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Multi-actor policy dynamics in research evaluation: The introduction of international standards of excellence

21/04/2023| By
Eleonora Eleonora Dagiene,
+ 1
Guus Guus Dix

We analyse the dynamics between national science policymakers and international research evaluation experts in the context of research assessment in Lithuania. We focus on the pressure to comply with international standards of excellence brought in by foreign experts and the attempt of national policymakers to translate the recommendations of these experts to the Lithuanian context. Analysis of national research assessment policies and interviews with politicians and civil servants reveal why Lithuanian policymakers predominantly opted for quantitative measures to assess institutions and researchers.

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Multi-actor policy dynamics in research evaluation:
The introduction of international standards of excellence

Eleonora Dagienė*, Ludo Waltman** and Guus Dix***


Centre for Science and Technology Studies (CWTS), Leiden University, The Netherlands;
Institute of Communication, Mykolas Romeris University, Lithuania


Centre for Science and Technology Studies (CWTS), Leiden University, The Netherlands


Center for Higher Education Policy Studies (CHEPS), University of Twente, The Netherlands

We analyse the dynamics between national science policymakers and international research evaluation experts in the context of research assessment in Lithuania. We focus on the pressure to comply with international standards of excellence brought in by foreign experts and the attempt of national policymakers to translate the recommendations of these experts to the Lithuanian context. Analysis of national research assessment policies and interviews with politicians and civil servants reveal why Lithuanian policymakers predominantly opted for quantitative measures to assess institutions and researchers.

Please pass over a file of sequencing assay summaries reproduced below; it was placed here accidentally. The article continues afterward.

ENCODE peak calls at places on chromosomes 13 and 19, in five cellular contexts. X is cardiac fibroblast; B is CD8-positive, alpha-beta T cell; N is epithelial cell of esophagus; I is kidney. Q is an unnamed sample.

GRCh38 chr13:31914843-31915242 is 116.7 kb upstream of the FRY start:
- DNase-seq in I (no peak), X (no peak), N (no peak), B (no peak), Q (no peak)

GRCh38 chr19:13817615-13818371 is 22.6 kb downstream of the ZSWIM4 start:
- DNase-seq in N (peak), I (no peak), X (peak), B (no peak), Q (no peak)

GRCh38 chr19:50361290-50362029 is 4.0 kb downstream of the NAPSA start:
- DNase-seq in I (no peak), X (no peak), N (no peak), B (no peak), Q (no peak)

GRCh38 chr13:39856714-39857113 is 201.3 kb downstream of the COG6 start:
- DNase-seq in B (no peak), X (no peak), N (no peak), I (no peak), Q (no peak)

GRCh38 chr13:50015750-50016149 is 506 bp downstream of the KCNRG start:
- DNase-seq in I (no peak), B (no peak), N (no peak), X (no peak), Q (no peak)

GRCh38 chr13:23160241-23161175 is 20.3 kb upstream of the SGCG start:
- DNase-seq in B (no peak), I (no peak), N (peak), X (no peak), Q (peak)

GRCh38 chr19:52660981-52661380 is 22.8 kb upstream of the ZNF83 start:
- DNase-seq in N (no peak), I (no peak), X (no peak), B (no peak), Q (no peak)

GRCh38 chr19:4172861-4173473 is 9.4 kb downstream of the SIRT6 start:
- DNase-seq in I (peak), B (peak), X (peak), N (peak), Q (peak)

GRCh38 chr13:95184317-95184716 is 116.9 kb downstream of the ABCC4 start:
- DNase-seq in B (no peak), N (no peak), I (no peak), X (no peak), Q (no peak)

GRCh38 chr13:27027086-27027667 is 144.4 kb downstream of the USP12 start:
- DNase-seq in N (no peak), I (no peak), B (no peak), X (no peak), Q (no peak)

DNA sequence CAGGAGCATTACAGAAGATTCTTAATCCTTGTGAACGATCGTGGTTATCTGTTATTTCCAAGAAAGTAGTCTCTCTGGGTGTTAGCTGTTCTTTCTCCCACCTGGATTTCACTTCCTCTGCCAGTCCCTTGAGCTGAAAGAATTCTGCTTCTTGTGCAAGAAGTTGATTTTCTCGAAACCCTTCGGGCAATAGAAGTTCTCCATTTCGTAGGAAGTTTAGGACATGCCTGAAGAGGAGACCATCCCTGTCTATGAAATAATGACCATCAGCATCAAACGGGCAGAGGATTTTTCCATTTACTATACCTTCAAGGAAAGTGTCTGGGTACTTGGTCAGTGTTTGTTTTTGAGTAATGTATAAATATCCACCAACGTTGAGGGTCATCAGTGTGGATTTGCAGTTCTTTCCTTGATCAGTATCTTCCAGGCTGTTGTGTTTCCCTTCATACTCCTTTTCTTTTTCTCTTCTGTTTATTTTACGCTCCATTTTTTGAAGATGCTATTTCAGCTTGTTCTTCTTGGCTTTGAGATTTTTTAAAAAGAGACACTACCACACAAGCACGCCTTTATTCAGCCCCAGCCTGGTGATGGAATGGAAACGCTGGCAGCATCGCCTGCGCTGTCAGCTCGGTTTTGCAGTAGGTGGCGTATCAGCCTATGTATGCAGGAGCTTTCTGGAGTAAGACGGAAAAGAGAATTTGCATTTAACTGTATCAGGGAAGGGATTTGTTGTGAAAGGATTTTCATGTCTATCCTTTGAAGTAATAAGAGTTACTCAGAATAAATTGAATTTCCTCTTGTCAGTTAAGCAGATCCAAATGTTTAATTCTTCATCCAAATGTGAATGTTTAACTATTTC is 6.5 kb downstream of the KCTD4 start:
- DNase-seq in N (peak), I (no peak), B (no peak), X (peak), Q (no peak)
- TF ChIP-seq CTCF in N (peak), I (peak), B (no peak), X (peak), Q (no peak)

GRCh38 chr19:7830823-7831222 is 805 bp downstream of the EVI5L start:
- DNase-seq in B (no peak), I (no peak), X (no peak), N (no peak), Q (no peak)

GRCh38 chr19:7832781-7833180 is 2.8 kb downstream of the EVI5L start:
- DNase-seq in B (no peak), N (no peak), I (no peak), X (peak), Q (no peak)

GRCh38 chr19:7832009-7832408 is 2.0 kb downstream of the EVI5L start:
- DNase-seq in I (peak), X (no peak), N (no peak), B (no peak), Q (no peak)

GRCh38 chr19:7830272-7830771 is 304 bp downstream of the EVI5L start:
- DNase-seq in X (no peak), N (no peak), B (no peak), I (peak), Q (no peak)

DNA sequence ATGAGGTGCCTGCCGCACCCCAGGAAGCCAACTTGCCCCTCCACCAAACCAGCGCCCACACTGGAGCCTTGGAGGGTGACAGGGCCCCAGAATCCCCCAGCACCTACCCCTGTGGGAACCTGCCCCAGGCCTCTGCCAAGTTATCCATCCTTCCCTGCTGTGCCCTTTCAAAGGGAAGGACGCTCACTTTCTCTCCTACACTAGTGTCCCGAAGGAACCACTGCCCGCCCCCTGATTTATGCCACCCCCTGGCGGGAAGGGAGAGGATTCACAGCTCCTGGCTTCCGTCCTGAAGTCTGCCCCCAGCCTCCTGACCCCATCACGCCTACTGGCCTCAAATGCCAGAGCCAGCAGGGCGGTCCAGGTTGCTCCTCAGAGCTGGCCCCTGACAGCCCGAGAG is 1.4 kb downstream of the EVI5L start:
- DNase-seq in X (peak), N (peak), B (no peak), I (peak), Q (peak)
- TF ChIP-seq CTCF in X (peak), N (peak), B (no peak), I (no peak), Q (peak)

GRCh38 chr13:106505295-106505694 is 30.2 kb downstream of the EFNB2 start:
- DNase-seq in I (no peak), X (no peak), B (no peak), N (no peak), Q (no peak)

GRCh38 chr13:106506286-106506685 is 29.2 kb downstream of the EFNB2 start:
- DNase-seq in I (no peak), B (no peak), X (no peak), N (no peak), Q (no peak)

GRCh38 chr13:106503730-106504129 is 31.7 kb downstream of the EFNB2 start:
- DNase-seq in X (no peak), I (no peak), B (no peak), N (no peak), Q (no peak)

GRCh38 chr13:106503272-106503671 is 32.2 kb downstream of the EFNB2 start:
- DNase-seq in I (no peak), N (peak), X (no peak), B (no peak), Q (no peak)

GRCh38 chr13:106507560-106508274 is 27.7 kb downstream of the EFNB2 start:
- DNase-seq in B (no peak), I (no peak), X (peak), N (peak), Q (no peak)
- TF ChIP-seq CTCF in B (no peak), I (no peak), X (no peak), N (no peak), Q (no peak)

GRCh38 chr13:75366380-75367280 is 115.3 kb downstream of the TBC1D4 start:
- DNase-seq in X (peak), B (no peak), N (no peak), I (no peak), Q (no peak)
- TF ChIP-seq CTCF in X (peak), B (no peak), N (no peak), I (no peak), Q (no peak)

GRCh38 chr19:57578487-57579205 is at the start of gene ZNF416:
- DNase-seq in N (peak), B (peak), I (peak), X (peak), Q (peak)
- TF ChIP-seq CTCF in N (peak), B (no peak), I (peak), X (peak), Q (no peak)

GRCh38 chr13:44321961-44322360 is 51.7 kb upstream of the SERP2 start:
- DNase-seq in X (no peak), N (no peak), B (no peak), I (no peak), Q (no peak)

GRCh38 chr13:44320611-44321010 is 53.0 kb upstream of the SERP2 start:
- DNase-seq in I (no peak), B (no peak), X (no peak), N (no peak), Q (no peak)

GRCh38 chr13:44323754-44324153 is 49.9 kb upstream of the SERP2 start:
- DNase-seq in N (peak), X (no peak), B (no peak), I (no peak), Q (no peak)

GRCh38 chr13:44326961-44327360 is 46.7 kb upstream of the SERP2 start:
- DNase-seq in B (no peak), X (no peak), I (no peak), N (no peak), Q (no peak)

1. Introduction

When the Baltic state Lithuania regained its independence in 1990, the small Lithuanian researchers’ community was still predominantly geared towards former Soviet patrons with few connections to other global research communities. Politicians put internationalisation of science as a primary goal for academia, mainly opted for quantitative measures (e.g. getting more papers in international journals), and introduced various instruments to achieve tangible results. Since 2001, decisions on which researchers to recruit, promote, reward or lead the funded project and which research units to support were based on the number of articles they produced, relying exclusively on author-based metrics and Journal Impact Factor (JIF). With its emergent focus on internationalisation, Lithuania became an integral part of global development in which many countries fostered international cooperation to strengthen their research systems (Crăciun & Orosz, 2018).